Power/Performance Bits: May 22


Sensing without battery power Engineers at the National University of Singapore developed an IoT-focused sensor chip that can continue operating when its battery runs out of energy. The chip, BATLESS, uses a power management technique that allows it to self-start and continue to function under dim light without any battery assistance. The chip can operate in two different modes: minimum-ene... » read more

Power/Performance Bits: March 27


Equalizing batteries Engineers at the University of Toledo propose a bilevel equalizer technology to improve the life span of batteries by combining the high performance of an active equalizer with the low cost of a passive equalizer. "Whenever we are talking about batteries, we are talking about cells connected in a series. Over time, the battery is not balanced and limited by the weakest ... » read more

Manufacturing Bits: March 20


Giant thermometer The Department of Energy's Oak Ridge National Laboratory has devised a new way to take the temperature of a material at the nanoscale—the organization has developed a giant thermometer. The technology, dubbed electron energy gain spectroscopy, enables researchers to take the temperature of a material from an area at about a billionth of a meter wide. Developed by Nion, t... » read more

Power/Performance Bits: Feb. 21


Harvesting energy from multiple sources Researchers from the University of Oulu in Finland found a particular type of perovskite, KBNNO, has the right properties to extract energy from multiple sources simultaneously. While perovskites are particularly known for their use as solar cells, certain minerals in the perovskite family show piezoelectric and pyroelectric (harvesting energy from ... » read more

Power/Performance Bits: Jan. 31


Microbial nanowires Microbiologists at the University of Massachusetts Amherst report that they have discovered a new type of microbial nanowire, the protein filaments that bacteria use to make electrical connections with other microbes or minerals. The team was motivated by the potential for improved "green" conducting materials for electronics. According to Derek Lovley, professor of... » read more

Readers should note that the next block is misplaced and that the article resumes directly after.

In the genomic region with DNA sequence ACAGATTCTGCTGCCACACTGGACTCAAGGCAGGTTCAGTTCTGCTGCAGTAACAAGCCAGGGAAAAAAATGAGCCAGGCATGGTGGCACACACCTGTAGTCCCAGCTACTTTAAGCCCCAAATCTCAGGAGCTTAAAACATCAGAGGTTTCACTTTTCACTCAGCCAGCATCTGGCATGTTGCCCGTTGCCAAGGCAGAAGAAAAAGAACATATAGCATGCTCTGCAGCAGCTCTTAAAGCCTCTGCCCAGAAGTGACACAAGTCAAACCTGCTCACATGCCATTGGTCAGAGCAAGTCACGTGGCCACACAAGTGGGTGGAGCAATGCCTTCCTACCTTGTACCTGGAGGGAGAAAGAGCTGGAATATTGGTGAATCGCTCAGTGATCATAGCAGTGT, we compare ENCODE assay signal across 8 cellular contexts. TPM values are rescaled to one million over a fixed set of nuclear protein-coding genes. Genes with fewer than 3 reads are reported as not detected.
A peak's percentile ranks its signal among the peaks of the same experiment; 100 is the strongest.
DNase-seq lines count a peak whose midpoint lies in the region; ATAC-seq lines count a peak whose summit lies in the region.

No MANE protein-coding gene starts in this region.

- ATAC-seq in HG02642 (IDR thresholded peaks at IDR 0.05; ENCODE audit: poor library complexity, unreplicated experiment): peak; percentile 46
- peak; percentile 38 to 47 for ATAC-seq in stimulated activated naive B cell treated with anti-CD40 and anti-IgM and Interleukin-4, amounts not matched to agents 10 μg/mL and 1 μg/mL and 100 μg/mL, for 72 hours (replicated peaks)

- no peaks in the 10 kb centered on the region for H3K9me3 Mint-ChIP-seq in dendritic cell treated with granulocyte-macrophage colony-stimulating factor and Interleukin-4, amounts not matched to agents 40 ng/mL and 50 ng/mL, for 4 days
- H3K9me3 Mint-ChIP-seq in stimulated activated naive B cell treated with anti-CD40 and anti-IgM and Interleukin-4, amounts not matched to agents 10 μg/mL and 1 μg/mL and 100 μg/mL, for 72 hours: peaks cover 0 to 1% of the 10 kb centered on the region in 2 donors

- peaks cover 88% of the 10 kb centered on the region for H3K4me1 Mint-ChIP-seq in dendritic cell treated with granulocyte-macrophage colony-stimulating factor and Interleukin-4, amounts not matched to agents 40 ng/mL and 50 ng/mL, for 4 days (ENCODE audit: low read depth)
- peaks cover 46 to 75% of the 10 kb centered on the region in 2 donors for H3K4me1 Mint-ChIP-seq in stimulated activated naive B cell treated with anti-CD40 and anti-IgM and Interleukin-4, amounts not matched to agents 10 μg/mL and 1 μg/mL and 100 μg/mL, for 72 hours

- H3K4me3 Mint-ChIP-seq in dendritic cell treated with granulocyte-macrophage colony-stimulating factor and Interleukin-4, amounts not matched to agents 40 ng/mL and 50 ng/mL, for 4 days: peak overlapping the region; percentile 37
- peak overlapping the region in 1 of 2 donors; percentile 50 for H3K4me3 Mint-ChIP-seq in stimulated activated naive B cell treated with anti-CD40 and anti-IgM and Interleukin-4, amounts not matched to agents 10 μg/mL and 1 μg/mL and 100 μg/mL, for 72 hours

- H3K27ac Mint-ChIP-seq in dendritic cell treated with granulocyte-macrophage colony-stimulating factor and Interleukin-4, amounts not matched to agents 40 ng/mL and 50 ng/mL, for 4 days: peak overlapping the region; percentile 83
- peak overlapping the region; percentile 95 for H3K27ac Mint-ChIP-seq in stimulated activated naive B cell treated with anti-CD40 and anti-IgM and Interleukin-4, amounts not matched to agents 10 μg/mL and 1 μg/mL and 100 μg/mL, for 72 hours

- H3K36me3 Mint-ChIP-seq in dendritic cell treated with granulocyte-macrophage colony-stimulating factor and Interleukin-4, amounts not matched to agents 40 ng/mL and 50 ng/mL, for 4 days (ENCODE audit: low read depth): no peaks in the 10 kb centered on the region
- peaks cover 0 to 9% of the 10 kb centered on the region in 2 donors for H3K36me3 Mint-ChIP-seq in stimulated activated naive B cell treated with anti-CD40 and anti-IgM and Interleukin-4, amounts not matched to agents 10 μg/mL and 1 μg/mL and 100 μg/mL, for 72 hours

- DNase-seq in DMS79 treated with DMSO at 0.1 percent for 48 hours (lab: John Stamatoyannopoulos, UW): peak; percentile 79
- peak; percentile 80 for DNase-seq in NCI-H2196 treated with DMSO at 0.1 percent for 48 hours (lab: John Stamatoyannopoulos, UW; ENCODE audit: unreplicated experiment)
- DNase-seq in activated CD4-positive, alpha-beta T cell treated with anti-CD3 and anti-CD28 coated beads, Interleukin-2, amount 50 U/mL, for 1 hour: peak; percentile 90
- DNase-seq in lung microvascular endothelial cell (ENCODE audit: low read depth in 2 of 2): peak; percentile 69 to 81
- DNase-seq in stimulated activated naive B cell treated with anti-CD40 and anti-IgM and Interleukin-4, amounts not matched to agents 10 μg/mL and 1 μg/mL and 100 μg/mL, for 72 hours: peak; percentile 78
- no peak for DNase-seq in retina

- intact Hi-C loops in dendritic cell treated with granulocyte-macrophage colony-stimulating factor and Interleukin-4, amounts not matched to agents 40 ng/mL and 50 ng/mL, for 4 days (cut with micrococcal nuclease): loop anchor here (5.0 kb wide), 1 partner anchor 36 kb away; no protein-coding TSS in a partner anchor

Power/Performance Bits: Sept. 27


Self-organizing circuits Researchers studying the behavior of nanoscale materials at the Department of Energy's Oak Ridge National Laboratory discovered that due an unusual feature of certain complex oxides called phase separation, individual nanoscale regions can behave as self-organized circuit elements, which could support new multifunctional types of computing architectures. "Within a... » read more

Manufacturing Bits: Sept. 13


Direct-write liquid litho The Department of Energy’s Oak Ridge National Laboratory has developed what could be called direct-write liquid lithography. In the lab, researchers have modified a scanning transmission electron microscope (STEM). Then, using the STEM as an e-beam tool, researchers have devised a technology that enables the direct write of tiny features in “microfabricated liq... » read more

Manufacturing Bits: Aug. 9


Faster FEBIDs Focused electron beam induced deposition (FEBID) is generating steam in the industry. Still in the R&D stage, FEBID makes use of an electron beam from a scanning electron microscope. Basically, it decomposes gaseous molecules, which, in turn, deposit materials and structures on a surface at the nanoscale. One of the big applications is a futuristic manufacturing technology... » read more

Complete Control Through Software


As Industrial Internet of Things (IIoT) applications proliferate in critical infrastructure, such as the power grid and water supply, the importance of the underlying software and the availability of an open-source platform for app development is coming to the forefront. This marks a significant shift, particularly in the industrial and commercial world, where software historically has playe... » read more

Manufacturing Bits: June 21


Atomic sculpting Oak Ridge National Laboratory has combined a scanning transmission electron microscope (STEM) with new electronic controls. This tool enables the construction, or the atomic sculpting, of 3D-like feature sizes down to 1nm and 2nm. To achieve these dimensions, the STEM is controlled with a special set of programmable electronics. This, in turn, enables the STEM to tunnel in... » read more

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